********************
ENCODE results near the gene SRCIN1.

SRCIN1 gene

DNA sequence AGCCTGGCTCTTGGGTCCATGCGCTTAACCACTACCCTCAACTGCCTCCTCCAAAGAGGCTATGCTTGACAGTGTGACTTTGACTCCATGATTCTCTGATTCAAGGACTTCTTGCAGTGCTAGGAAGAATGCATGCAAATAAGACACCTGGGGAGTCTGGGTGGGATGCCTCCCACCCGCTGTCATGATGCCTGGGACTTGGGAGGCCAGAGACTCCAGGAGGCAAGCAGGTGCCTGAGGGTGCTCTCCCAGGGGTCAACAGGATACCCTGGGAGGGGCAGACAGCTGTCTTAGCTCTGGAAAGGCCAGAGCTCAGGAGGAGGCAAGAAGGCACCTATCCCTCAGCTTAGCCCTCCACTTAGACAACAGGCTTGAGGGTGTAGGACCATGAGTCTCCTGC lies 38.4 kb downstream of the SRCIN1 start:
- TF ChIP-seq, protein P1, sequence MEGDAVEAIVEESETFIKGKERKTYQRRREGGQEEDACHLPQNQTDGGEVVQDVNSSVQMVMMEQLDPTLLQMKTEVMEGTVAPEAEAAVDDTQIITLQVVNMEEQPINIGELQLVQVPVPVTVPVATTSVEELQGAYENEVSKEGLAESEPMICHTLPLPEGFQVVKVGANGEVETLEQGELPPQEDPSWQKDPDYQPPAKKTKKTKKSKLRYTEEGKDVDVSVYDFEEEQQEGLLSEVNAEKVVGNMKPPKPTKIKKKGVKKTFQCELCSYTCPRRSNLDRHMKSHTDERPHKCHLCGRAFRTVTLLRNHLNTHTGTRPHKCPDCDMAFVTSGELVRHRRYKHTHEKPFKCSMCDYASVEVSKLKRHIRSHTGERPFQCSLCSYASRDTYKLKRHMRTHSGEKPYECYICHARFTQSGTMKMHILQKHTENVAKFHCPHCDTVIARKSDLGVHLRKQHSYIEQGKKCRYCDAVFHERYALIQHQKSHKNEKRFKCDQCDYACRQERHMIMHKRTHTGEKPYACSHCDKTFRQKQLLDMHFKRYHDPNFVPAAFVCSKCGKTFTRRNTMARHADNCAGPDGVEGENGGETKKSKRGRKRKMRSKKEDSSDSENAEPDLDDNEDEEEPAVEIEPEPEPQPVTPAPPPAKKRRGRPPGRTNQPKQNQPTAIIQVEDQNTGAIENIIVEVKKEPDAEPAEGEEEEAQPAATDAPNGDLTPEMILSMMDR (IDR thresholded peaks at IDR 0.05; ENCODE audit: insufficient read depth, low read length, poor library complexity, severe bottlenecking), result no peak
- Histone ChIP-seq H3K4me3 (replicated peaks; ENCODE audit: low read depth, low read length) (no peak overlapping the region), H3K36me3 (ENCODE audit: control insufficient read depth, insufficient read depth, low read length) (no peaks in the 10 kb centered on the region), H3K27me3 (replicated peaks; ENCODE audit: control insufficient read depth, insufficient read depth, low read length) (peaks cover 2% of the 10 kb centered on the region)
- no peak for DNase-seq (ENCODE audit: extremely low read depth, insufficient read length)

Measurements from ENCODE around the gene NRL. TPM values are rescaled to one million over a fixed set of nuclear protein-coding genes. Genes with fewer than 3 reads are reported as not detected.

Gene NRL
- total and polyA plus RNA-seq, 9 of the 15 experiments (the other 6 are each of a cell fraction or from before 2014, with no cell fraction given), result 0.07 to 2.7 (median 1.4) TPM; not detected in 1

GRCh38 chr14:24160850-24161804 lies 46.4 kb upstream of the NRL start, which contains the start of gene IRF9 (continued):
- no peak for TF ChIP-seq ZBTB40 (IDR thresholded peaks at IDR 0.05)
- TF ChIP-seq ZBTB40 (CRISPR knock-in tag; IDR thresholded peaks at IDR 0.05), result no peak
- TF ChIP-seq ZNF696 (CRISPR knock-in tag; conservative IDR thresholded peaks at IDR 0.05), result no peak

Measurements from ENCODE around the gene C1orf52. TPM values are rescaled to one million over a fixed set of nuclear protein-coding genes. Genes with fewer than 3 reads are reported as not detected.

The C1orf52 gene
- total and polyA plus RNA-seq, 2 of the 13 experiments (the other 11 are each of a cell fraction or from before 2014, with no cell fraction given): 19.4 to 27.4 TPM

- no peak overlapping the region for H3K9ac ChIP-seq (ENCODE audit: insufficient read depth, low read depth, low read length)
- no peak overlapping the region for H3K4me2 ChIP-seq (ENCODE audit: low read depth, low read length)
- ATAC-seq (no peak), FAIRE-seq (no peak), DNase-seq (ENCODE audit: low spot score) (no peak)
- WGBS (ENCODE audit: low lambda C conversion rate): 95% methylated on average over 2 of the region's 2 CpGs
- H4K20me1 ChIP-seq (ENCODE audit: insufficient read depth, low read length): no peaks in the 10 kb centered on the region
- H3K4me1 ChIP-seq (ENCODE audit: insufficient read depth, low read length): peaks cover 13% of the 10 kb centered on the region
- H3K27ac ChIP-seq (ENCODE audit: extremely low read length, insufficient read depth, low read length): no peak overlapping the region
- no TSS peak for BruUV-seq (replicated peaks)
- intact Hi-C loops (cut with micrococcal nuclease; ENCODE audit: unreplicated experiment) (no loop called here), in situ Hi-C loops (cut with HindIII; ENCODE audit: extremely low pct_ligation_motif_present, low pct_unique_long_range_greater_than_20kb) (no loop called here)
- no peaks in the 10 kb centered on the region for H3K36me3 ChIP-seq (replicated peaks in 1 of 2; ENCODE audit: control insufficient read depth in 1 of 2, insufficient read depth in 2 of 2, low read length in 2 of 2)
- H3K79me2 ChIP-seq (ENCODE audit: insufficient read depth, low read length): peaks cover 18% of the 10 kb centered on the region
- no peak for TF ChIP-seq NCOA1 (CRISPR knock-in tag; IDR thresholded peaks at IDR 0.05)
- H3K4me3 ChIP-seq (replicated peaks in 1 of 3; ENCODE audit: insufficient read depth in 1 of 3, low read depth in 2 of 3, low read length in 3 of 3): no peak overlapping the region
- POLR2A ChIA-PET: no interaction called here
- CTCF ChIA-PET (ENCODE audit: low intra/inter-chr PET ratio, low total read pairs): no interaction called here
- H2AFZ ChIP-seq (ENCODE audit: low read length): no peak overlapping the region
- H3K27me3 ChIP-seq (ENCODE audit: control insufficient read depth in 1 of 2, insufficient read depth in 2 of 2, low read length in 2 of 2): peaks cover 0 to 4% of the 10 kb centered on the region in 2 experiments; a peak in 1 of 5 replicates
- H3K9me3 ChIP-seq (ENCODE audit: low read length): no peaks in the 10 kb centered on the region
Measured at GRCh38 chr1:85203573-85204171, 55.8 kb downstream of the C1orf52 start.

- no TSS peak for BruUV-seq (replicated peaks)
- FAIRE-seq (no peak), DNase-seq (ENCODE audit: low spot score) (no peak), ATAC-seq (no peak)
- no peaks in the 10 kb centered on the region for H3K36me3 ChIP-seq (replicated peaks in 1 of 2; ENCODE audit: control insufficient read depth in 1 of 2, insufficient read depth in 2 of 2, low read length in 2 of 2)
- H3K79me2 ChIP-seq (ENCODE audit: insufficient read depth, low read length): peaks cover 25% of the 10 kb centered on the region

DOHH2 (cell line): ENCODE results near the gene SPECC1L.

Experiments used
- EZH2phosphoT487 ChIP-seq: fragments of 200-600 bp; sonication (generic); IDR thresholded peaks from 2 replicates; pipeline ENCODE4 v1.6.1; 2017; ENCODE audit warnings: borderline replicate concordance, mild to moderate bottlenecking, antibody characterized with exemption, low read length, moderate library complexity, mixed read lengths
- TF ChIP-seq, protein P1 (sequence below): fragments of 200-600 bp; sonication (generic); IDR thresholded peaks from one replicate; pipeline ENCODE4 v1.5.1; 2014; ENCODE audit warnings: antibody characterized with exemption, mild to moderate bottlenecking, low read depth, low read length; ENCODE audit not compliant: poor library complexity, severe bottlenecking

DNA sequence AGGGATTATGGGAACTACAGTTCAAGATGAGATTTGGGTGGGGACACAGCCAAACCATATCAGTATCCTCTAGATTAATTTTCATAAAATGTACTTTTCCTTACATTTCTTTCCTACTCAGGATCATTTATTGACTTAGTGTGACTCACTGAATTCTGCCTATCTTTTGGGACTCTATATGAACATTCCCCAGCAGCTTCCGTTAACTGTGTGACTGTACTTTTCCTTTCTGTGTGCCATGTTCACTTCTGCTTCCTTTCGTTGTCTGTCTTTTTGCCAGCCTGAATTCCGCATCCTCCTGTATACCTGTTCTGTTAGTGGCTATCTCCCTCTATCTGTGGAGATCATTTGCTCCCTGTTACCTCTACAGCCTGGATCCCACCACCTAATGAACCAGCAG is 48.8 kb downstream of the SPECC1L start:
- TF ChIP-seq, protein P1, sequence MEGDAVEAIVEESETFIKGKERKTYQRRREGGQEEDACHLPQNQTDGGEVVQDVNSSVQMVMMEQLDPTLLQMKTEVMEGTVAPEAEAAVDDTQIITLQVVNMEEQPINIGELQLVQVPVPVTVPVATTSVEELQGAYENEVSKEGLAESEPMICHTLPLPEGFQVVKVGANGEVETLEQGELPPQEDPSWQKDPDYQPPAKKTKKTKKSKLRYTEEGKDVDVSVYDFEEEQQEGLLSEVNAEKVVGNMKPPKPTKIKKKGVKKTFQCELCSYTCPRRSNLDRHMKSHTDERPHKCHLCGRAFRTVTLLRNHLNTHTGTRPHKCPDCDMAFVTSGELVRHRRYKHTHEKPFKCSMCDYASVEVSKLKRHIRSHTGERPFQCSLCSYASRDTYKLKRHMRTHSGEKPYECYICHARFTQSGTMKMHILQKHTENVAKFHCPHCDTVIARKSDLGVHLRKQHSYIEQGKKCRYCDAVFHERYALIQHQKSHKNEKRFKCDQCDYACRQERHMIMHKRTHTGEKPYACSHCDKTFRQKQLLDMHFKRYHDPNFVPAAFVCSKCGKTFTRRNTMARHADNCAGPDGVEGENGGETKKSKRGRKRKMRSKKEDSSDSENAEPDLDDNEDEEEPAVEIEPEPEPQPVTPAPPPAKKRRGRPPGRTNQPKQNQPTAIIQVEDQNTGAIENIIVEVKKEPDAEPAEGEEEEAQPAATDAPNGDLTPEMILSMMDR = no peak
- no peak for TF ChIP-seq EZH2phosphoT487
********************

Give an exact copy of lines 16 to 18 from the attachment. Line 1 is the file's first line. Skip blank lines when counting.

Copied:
- total and polyA plus RNA-seq, 2 of the 13 experiments (the other 11 are each of a cell fraction or from before 2014, with no cell fraction given): 19.4 to 27.4 TPM

- no peak overlapping the region for H3K9ac ChIP-seq (ENCODE audit: insufficient read depth, low read depth, low read length)
- no peak overlapping the region for H3K4me2 ChIP-seq (ENCODE audit: low read depth, low read length)